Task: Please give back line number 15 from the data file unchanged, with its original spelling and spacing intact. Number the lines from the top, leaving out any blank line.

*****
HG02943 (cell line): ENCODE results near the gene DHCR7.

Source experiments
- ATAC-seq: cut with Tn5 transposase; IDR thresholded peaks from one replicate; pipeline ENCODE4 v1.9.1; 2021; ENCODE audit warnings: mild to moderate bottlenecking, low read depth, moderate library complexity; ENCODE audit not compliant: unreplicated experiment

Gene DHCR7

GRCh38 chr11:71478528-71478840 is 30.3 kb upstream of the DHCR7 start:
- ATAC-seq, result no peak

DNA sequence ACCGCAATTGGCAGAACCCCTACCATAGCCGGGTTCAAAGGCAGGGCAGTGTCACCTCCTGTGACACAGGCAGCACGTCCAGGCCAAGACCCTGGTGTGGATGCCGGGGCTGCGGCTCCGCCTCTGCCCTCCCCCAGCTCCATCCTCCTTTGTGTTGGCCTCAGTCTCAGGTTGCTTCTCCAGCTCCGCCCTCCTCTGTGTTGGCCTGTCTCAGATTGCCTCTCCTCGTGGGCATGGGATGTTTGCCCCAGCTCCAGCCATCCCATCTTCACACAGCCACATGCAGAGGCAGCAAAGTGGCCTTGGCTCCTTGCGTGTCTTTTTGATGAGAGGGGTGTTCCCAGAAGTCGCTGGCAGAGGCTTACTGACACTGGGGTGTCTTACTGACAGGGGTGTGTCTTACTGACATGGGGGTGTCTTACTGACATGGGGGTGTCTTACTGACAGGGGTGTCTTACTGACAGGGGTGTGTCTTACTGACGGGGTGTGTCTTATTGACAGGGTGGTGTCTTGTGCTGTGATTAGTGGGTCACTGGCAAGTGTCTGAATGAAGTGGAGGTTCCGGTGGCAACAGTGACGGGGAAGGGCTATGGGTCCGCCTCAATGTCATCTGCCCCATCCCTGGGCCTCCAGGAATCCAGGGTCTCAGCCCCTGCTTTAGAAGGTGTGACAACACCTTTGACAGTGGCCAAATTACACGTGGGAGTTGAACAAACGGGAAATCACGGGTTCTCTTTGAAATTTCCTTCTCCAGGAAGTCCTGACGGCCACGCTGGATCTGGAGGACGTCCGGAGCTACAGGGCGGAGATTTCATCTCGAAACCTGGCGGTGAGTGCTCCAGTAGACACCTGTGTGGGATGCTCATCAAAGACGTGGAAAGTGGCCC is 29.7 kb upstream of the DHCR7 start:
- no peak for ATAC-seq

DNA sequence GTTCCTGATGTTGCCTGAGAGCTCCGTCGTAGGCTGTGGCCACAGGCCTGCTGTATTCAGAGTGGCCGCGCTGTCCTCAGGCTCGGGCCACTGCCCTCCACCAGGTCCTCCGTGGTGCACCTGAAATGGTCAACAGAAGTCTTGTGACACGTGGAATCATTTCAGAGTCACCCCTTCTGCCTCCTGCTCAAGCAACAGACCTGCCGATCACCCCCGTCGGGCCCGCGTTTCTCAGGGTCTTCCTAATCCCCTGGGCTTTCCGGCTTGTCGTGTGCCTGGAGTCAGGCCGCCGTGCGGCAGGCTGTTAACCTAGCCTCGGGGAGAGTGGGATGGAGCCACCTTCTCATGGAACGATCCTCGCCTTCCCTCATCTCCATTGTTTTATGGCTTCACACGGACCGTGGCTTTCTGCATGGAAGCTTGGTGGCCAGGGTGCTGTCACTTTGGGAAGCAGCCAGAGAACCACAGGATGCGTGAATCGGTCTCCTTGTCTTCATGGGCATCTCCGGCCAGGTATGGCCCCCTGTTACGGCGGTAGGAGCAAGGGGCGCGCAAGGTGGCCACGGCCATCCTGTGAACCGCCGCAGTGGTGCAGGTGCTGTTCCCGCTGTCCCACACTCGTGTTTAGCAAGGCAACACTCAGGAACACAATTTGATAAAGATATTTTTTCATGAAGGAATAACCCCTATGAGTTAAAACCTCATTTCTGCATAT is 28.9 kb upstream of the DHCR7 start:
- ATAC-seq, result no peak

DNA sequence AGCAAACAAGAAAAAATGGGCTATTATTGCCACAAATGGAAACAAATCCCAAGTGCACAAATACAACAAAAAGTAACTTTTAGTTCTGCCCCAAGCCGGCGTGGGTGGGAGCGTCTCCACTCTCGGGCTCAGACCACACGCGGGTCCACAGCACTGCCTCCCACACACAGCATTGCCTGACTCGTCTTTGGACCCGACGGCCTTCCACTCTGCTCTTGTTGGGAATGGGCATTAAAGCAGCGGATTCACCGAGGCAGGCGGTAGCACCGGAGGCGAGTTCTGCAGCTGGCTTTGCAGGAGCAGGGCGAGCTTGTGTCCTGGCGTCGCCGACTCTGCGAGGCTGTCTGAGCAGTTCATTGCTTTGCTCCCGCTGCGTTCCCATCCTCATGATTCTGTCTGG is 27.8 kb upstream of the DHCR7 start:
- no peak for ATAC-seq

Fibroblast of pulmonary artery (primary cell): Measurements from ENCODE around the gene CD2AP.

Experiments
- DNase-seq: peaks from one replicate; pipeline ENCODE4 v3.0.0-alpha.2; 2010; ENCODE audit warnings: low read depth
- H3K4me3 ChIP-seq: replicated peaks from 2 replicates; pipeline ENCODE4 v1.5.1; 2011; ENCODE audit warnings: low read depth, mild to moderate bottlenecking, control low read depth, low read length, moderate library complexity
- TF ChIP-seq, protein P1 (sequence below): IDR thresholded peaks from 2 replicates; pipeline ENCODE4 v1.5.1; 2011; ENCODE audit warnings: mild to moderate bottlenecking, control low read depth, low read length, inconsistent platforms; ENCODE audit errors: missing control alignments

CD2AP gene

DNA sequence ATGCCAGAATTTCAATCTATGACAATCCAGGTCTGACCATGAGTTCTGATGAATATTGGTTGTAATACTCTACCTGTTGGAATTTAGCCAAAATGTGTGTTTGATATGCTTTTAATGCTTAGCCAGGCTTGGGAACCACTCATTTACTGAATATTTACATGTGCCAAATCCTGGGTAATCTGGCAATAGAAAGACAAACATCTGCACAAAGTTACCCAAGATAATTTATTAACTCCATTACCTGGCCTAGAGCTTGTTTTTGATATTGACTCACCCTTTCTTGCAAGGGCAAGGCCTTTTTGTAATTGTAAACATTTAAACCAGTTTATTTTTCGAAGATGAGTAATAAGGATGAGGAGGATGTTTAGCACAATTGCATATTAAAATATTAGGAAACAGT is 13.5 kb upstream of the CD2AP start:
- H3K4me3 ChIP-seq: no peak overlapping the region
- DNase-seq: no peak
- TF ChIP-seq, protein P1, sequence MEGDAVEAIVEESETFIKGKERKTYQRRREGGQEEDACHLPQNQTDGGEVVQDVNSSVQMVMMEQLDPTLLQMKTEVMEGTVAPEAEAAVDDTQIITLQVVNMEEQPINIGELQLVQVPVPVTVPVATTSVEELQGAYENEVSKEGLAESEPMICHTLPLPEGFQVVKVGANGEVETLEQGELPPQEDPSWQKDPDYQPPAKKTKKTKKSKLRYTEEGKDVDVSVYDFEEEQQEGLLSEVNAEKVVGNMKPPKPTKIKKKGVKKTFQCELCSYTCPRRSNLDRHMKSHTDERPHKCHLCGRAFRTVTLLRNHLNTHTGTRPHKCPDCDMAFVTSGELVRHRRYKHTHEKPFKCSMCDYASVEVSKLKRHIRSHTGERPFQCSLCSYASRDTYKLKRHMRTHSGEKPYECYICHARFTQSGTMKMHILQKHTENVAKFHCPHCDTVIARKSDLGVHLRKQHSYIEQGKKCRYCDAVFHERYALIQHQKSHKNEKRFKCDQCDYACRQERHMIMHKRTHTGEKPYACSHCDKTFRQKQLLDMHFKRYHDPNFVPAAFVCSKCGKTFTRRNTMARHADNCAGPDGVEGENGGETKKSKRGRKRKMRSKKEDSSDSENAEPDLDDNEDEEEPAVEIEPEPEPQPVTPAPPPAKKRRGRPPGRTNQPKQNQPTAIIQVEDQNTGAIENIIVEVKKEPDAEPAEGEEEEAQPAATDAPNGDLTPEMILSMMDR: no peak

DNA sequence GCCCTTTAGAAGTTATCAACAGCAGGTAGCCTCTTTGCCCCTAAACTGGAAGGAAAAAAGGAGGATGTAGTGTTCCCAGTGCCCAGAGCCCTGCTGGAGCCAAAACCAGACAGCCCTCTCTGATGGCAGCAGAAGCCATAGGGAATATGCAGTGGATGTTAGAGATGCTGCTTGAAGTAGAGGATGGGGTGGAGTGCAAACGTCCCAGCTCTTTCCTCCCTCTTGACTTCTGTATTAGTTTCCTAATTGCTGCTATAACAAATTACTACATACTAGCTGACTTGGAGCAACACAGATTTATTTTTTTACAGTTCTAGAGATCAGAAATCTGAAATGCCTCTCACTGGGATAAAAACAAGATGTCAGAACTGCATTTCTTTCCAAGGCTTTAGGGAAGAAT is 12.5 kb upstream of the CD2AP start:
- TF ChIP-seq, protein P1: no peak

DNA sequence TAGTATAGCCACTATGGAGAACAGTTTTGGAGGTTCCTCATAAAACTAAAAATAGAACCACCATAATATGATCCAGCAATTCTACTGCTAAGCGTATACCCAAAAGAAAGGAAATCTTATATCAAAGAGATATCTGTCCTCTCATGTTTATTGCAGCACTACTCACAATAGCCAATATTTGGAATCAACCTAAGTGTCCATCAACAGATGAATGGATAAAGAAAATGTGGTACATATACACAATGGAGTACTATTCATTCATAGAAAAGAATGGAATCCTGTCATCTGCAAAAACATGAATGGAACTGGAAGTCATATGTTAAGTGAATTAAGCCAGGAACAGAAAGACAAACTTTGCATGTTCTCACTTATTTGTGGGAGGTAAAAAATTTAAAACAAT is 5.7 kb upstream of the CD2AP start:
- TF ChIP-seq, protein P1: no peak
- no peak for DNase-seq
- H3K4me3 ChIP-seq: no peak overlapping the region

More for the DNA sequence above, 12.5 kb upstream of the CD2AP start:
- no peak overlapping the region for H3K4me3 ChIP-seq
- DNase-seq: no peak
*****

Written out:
- DNase-seq: peaks from one replicate; pipeline ENCODE4 v3.0.0-alpha.2; 2010; ENCODE audit warnings: low read depth